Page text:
Skip to Content

2015 October

October 23, 2015

Hurricane Patricia sets cyclonic sustained wind speed record

hurricane patricia near mexico as seen from space

Hurricane Patricia from the International Space Station as taken by Cmdr. Scott Kelly, NASA Astronaut

Hurricane Patricia is a Category 5 storm (sustained winds above 156 miles per hour) that is about to make landfall on the Pacific Coast of Mexico this afternoon. The sustained winds of 235 miles per hour are the highest reliably-measured surface winds on record for a tropical cyclone, anywhere on the Earth. This is a larger storm than Hurricane Andrew in 1992 and Hurricane Katrina in 2005. It is the strongest storm ever recorded in the Pacific Ocean. The cities of Puerto Vallarta and Manzanillo could see upwards of 20 inches of rain as the storm passes through and 8-12 inches along the Gulf Coast of Texas.

Dr. Jeff Masters from Weather Underground reported that this storm is also the fastest to intensify as well. The central pressure of the storm dropped by 100 millibars in 24 hours and winds intensified by nearly 100 miles per hour over the same period. The barometric pressure change between a sunny day and a stormy day is about 10 to 30 millibars of pressure depending on typical weather conditions. The central barometric pressure of the storm was recorded at 879 mb (25.96 inches) on Friday afternoon is the lowest ever recorded which means this is one of the biggest storms in modern history.

Update: Hurricane Patricia made landfall in Mexico with sustained winds of 165 miles per hour — a Category 5 storm.

For a historical breakdown on the size of this storm with some more pictures and graphs, check out this article from Dr. Jeff Masters at Weather Underground.

For more about the Saffir-Simpson wind scale used to categorize tropical storms and cyclones, click here.

October 12, 2015

Canvas How-To: Creating Sections

In today’s installment of our Canvas How-To series, we will cover course sections which will help to differentiate assignments between groups of students. This is especially useful in a blended 400/500 level course (undergraduates and graduates in the same course) but it can be useful in assigning groups for larger projects or for any other reason you decide. In short, sections help to organize your students in a way to help with issuing assignments and group work, and making grading easier for differentiated assignments.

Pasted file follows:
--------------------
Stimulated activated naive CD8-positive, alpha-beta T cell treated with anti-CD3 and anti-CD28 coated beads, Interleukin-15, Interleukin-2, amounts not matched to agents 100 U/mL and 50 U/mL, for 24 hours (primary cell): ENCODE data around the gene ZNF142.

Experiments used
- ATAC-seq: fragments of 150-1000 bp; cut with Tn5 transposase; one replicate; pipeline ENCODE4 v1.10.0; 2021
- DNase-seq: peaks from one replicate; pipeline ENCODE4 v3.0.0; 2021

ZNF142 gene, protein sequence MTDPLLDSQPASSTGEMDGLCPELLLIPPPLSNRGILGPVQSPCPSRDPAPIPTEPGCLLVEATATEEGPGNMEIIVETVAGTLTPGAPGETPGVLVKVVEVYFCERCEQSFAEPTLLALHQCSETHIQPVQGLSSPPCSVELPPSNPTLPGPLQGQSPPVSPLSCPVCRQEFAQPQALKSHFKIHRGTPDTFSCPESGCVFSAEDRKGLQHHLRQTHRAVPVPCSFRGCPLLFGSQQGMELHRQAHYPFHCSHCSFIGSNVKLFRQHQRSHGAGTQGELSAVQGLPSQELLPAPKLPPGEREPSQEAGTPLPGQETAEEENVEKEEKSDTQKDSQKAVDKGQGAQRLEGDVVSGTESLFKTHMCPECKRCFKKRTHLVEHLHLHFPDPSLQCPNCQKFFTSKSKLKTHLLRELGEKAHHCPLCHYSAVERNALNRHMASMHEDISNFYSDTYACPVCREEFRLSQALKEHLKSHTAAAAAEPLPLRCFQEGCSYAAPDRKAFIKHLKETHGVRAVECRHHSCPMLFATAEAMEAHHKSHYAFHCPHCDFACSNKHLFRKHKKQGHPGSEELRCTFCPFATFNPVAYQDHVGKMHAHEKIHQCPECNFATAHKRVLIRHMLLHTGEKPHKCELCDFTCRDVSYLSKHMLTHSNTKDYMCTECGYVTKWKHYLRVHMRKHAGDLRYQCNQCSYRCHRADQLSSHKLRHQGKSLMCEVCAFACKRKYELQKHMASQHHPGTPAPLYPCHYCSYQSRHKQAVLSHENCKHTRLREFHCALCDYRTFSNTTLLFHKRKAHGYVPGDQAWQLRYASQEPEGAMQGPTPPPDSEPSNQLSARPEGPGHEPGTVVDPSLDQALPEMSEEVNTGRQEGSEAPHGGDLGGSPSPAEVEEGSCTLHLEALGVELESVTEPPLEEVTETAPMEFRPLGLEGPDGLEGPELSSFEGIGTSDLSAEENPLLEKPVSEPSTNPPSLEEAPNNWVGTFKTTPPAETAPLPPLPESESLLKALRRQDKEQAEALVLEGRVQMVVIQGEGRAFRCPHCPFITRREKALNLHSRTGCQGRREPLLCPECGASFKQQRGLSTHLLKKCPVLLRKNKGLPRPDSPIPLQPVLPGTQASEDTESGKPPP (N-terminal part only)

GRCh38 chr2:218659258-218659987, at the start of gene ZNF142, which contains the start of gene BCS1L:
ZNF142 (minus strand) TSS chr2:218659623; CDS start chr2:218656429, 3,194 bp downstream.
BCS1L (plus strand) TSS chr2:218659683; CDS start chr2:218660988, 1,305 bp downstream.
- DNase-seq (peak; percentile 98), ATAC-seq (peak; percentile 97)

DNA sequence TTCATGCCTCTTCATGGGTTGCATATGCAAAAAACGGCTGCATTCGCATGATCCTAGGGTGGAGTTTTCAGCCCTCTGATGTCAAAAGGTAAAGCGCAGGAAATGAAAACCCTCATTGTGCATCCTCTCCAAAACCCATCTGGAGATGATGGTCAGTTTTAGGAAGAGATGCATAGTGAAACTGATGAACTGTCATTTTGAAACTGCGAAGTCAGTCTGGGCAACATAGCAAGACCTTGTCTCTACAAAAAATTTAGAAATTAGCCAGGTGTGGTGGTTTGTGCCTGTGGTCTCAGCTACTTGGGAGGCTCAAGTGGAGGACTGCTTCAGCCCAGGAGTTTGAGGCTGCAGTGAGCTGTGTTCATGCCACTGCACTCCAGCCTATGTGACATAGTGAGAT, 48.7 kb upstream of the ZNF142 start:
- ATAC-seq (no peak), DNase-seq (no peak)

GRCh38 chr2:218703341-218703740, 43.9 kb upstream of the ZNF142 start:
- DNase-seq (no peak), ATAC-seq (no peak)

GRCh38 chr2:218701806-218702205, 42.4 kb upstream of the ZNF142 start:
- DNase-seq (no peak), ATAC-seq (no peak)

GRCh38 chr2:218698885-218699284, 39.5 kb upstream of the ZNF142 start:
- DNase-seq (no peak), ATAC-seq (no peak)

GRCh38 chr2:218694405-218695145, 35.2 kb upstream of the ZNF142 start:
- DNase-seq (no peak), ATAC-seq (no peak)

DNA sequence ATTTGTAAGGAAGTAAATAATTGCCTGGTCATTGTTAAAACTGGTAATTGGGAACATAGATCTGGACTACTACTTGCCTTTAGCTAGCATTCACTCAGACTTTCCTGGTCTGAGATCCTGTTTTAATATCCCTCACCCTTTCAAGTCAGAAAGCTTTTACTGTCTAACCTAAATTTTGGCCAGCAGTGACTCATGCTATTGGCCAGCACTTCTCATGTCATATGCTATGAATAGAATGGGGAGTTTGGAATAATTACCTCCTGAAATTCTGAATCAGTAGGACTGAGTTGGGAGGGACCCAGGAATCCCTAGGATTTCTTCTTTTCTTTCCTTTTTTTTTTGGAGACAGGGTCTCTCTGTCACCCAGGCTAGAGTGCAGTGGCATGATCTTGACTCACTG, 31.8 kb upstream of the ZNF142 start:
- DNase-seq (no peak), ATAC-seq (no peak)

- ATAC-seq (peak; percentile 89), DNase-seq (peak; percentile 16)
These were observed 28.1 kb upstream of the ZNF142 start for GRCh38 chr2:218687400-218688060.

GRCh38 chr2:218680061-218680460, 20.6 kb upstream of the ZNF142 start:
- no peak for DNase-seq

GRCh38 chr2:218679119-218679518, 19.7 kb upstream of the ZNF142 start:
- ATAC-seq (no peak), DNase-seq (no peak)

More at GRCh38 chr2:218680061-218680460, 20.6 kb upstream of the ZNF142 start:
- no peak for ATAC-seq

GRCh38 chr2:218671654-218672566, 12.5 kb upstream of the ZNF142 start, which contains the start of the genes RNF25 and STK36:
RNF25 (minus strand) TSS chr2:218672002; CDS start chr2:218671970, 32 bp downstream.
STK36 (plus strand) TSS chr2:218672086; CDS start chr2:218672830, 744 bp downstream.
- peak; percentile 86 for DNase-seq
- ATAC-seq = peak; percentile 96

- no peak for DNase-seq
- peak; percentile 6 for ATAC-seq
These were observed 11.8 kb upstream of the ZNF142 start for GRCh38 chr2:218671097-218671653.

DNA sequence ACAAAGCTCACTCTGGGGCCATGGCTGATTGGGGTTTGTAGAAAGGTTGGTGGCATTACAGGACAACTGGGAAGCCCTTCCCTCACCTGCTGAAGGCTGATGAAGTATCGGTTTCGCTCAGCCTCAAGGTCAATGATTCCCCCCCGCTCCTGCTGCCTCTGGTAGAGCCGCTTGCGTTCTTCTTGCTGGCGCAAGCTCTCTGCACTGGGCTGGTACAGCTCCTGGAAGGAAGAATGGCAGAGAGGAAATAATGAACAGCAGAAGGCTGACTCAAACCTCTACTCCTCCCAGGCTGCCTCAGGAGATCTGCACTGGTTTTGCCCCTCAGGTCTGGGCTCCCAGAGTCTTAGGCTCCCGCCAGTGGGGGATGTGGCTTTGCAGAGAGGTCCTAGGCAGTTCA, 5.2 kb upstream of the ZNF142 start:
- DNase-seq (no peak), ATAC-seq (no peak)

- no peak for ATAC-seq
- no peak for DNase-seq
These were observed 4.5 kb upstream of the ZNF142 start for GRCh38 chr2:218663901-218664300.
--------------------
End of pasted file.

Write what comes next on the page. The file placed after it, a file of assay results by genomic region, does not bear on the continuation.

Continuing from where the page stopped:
Process Overview

The process is two-fold:

  1. You will have to create sections within your group then…
  2. Assign students to those sections.

The first part is a matter of a few clicks, the second takes a little more time but it will save you time in the long run.

Creating Sections

Go to the Settings menu option of your course then select the Sections tab


Then in the form field, type in the name of your new section(s), then click Add Section.

Note: These section names can be edited at a later date by hovering over the list of created sections then clicking on the pencil icon.

Adding Students to Sections

Go to the People page. This will show all of the students enrolled in your class.

To add a person to one of your sections, move your mouse cursor over the person’s name and a gear icon will appear on the right-hand side of that row.


Click on the gear icon, then select Edit Sections


Then, type in the name of the section you would like to place them in or click on the book icon to pull up any available sections from which you can then select. Click Update to proceed.

Some benefits of using sections

After your sections have been created and filled, you will then be able to do a couple things much easier than you could before: differentiate assignments and grading.

How it can help?

When you create an assignment, you can select which section to which you would like to assign. You can select multiple sections if you have the administrative ability:




When it is assigned to one section, the other students not in the section will not have it counted in their grades.

Can some of this be done automatically?

In some cases, when classes are blended under one CRN (e.g., first-year language courses with multiple instructors, etc.), sections can be made from individual CRNs when combined with other CRNs. Please consult CMET at the UO Library for more information.